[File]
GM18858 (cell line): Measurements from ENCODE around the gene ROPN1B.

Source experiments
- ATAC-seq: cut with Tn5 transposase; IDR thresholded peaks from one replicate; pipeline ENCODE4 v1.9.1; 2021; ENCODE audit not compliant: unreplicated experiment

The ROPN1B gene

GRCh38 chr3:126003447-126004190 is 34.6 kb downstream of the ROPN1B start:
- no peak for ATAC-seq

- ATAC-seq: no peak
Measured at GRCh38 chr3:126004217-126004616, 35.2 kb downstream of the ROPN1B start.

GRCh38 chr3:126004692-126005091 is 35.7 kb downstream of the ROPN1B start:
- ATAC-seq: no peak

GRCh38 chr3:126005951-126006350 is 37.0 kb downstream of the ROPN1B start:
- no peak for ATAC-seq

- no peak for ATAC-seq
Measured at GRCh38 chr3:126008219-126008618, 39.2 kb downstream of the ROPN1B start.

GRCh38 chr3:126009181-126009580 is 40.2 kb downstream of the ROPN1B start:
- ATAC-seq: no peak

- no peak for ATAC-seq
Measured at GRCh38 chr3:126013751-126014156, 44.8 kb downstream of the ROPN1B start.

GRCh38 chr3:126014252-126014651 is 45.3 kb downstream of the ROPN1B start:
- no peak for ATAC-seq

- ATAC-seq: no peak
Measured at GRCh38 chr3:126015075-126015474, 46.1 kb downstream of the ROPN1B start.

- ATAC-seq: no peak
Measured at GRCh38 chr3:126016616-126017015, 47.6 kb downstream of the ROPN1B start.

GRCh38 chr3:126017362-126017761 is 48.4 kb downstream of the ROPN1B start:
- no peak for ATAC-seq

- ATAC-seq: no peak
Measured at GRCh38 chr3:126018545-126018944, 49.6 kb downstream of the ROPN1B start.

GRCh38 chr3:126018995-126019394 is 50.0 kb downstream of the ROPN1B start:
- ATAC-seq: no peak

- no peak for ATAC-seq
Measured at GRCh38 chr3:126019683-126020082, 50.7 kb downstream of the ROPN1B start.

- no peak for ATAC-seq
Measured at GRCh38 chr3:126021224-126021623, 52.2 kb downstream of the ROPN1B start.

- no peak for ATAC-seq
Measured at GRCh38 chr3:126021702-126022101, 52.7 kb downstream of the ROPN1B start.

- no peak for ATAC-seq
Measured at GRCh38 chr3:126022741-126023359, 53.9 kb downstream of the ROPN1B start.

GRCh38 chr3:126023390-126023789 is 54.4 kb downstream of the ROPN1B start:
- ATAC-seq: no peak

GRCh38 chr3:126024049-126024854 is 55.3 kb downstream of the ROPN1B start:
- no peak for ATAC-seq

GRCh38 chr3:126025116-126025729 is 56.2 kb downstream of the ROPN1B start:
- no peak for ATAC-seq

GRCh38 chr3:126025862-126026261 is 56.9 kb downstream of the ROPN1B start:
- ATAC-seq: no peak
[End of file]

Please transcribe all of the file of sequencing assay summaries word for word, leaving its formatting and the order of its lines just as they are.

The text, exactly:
GM18858 (cell line): Measurements from ENCODE around the gene ROPN1B.

Source experiments
- ATAC-seq: cut with Tn5 transposase; IDR thresholded peaks from one replicate; pipeline ENCODE4 v1.9.1; 2021; ENCODE audit not compliant: unreplicated experiment

The ROPN1B gene

GRCh38 chr3:126003447-126004190 is 34.6 kb downstream of the ROPN1B start:
- no peak for ATAC-seq

- ATAC-seq: no peak
Measured at GRCh38 chr3:126004217-126004616, 35.2 kb downstream of the ROPN1B start.

GRCh38 chr3:126004692-126005091 is 35.7 kb downstream of the ROPN1B start:
- ATAC-seq: no peak

GRCh38 chr3:126005951-126006350 is 37.0 kb downstream of the ROPN1B start:
- no peak for ATAC-seq

- no peak for ATAC-seq
Measured at GRCh38 chr3:126008219-126008618, 39.2 kb downstream of the ROPN1B start.

GRCh38 chr3:126009181-126009580 is 40.2 kb downstream of the ROPN1B start:
- ATAC-seq: no peak

- no peak for ATAC-seq
Measured at GRCh38 chr3:126013751-126014156, 44.8 kb downstream of the ROPN1B start.

GRCh38 chr3:126014252-126014651 is 45.3 kb downstream of the ROPN1B start:
- no peak for ATAC-seq

- ATAC-seq: no peak
Measured at GRCh38 chr3:126015075-126015474, 46.1 kb downstream of the ROPN1B start.

- ATAC-seq: no peak
Measured at GRCh38 chr3:126016616-126017015, 47.6 kb downstream of the ROPN1B start.

GRCh38 chr3:126017362-126017761 is 48.4 kb downstream of the ROPN1B start:
- no peak for ATAC-seq

- ATAC-seq: no peak
Measured at GRCh38 chr3:126018545-126018944, 49.6 kb downstream of the ROPN1B start.

GRCh38 chr3:126018995-126019394 is 50.0 kb downstream of the ROPN1B start:
- ATAC-seq: no peak

- no peak for ATAC-seq
Measured at GRCh38 chr3:126019683-126020082, 50.7 kb downstream of the ROPN1B start.

- no peak for ATAC-seq
Measured at GRCh38 chr3:126021224-126021623, 52.2 kb downstream of the ROPN1B start.

- no peak for ATAC-seq
Measured at GRCh38 chr3:126021702-126022101, 52.7 kb downstream of the ROPN1B start.

- no peak for ATAC-seq
Measured at GRCh38 chr3:126022741-126023359, 53.9 kb downstream of the ROPN1B start.

GRCh38 chr3:126023390-126023789 is 54.4 kb downstream of the ROPN1B start:
- ATAC-seq: no peak

GRCh38 chr3:126024049-126024854 is 55.3 kb downstream of the ROPN1B start:
- no peak for ATAC-seq

GRCh38 chr3:126025116-126025729 is 56.2 kb downstream of the ROPN1B start:
- no peak for ATAC-seq

GRCh38 chr3:126025862-126026261 is 56.9 kb downstream of the ROPN1B start:
- ATAC-seq: no peak